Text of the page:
Laser tattoo removal

Reduce unwanted tattoos


A special laser with a very short pulse is used to fragment the ink of your tattoo. Your immune system then removes the tiny fragments.

permanent removal

After your tattoo reduction treatment at our Derby based clinic, you can enjoy permanent results.


Laser tattoo removal treatments are safe and effective. Nurse Karen Askew carries out all treatments.

How does it work?

The laser beam creates a photo-acoustic shock wave which when absorbed by tattoo pigments causes them to fragment. Heat is released by the ink during this fragmentation which affects the cells surrounding the tattoo causing them to become white – a small white blister also forms at the surface of the skin with each laser impact. The fragmented ink particles are removed from the body by the immune system.

Each impact on the skin from the laser will cause a feeling which many people describe as an elastic band being ‘snapped’ against the skin. Others describe it being similar to the hot fat that sometimes ‘spits’ onto the skin when frying sausages.

Occasionally tiny bleeding points may be noticed at the surface of the skin – these usually coagulate and stop bleeding before the treatment is over. If you have been drinking a lot of alcohol in the 24 hours prior to the treatment this bleeding may be prolonged due to dilation of your blood vessels. It is best if you abstain or moderate alcohol intake before any treatment as the procedure may not be possible if there is too much bleeding.

There is a risk that scarring of the skin in the treated area may occur but precautions will be taken to minimize this risk. The laser energy will be adjusted if any adverse reaction appears or in severe cases the treatment will be abandoned.

The white blisters that form on the skin become translucent after approx. 20 minutes. It is essential that this blistered skin is looked after as described in the after-care recommendations that will be provided to you – otherwise scarring may occur. It is a condition of this consent form that you agree to adhere to this post-treatment advice.

With some tattoo inks there is a risk that the usual blistering may be more severe than usual and the energy level will be reduced if this happens. Certain inks used by tattooists may form a black or brown metallic lump in the skin that cannot be removed – the test patches that will be carried out will show if this is likely to happen and will determine whether treatment can proceed.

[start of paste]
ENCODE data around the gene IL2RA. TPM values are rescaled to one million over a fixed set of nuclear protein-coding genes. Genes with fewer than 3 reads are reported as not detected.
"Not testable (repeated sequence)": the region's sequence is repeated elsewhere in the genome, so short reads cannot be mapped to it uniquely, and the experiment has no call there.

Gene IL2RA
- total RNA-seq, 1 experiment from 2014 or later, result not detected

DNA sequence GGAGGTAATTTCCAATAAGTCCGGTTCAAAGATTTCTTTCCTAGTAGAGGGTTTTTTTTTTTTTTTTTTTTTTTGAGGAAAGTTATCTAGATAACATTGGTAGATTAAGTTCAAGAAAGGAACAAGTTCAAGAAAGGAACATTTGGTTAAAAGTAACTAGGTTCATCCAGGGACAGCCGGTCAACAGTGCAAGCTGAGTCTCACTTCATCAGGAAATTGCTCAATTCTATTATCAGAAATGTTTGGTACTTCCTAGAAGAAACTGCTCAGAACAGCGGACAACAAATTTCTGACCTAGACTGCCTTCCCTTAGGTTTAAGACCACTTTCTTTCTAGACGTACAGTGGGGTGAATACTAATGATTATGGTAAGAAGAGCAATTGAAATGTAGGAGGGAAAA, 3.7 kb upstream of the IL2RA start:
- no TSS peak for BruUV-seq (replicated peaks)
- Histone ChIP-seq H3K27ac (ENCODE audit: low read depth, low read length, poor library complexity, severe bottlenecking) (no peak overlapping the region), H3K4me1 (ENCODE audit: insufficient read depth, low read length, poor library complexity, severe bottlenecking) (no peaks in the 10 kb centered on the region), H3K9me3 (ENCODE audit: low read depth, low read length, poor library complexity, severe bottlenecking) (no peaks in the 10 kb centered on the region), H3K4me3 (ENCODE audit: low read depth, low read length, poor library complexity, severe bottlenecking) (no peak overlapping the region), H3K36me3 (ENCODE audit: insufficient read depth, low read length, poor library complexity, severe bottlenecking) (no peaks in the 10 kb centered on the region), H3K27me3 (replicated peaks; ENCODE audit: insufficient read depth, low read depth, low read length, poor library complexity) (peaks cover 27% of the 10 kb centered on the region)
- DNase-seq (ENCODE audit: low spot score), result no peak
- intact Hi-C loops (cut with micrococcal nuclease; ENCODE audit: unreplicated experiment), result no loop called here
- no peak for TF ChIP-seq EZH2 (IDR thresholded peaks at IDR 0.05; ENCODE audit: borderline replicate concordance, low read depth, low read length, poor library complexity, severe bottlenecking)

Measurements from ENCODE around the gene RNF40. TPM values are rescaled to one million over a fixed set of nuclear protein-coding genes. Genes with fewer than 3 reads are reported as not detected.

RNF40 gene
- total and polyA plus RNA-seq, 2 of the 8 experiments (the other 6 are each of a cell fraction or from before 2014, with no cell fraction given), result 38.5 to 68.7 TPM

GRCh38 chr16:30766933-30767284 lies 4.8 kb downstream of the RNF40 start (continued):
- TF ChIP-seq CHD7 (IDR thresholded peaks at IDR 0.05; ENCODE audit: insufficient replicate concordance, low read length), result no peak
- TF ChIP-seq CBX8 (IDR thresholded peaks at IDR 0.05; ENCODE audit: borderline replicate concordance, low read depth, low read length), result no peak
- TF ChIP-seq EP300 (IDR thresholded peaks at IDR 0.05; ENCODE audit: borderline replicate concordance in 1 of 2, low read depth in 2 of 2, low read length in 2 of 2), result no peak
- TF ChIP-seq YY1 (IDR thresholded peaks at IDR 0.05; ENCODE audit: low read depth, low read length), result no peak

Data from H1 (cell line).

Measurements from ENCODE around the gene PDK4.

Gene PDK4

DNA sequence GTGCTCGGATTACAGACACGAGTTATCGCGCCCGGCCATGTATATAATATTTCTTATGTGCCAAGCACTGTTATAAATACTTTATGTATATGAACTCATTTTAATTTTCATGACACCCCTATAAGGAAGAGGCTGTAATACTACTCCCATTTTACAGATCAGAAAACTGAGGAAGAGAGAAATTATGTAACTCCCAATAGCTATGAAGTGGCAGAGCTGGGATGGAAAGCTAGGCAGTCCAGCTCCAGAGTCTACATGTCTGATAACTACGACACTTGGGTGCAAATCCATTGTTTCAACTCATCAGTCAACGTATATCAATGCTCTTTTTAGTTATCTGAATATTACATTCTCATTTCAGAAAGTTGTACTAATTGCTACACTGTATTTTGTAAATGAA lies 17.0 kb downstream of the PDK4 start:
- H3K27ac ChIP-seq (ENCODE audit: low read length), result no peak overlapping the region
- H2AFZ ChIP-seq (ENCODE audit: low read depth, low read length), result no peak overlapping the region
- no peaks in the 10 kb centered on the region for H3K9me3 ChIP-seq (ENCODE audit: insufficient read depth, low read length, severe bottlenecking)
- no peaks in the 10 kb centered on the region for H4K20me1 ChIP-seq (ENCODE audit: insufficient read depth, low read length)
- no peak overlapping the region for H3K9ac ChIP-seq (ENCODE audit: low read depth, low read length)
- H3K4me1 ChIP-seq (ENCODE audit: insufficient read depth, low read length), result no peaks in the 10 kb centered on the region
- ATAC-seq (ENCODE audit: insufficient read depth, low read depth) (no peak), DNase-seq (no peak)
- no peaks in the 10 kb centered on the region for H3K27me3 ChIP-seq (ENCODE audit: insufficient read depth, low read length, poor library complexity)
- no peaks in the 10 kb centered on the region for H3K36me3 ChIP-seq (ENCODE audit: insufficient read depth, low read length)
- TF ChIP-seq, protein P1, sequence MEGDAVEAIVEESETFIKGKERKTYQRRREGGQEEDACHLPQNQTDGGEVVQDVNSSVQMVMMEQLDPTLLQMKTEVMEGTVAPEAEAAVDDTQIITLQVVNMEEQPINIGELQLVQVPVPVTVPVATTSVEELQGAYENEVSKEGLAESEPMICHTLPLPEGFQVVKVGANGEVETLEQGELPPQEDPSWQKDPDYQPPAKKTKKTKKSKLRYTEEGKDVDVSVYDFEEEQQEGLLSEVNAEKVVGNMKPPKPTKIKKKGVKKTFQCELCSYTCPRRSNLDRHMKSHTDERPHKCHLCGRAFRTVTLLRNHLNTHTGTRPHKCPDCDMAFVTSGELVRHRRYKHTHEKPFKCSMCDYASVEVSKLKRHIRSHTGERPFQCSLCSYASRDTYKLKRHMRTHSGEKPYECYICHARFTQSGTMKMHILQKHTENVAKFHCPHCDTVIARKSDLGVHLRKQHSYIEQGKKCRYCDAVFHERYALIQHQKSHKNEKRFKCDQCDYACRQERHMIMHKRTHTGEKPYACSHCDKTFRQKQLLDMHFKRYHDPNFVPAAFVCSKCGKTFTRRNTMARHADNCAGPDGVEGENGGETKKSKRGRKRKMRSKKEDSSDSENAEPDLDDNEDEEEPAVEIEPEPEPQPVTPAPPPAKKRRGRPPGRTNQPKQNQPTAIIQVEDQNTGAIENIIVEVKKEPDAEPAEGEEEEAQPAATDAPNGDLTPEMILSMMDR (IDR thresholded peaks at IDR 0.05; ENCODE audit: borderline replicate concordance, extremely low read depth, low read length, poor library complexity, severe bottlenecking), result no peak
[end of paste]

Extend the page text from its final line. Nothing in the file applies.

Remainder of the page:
It is usual to see some fading of the tattoo pigment a few weeks after the treatment. However many treatment sessions may be needed to remove a tattoo completely. It is necessary to wait 6 – 8 weeks between each treatment to allow the skin to heal before the laser sessions continue. It is not possible to accurately forecast how many treatment sessions will be needed as everyone’s immune system varies. In some cases the last fragments of a tattoo may prove resistant to the laser and the tattoo may not be able to be completely removed.

You should be aware that any hair growing over the tattoo must be shaved before treatment and that the laser may stunt hair regrowth for prolonged periods.

The colour of the tattoo ink will influence whether laser treatment is possible on your tattoo. It is also important to realise that if the tattoo being removed overlies other tattoos it may not be possible to remove the tattoos underneath if they are pigments that will not absorb the laser energy. Any tattoo that is covering an older tattoo should be discussed with your Laser Practitioner before treatment begins.


Your skin type, medical history and medication will be checked during your Consultation to make sure you are suitable for treatment. Test patches will also be carried out during your initial visit to ensure no adverse skin reaction will occur. Your first full treatment cannot be carried out until these test patches have been reviewed by your Practitioner after 14 days. Photographs of your treatment will be made to document progress. It is a condition of consent that you allow these test patches and photographs to be carried out.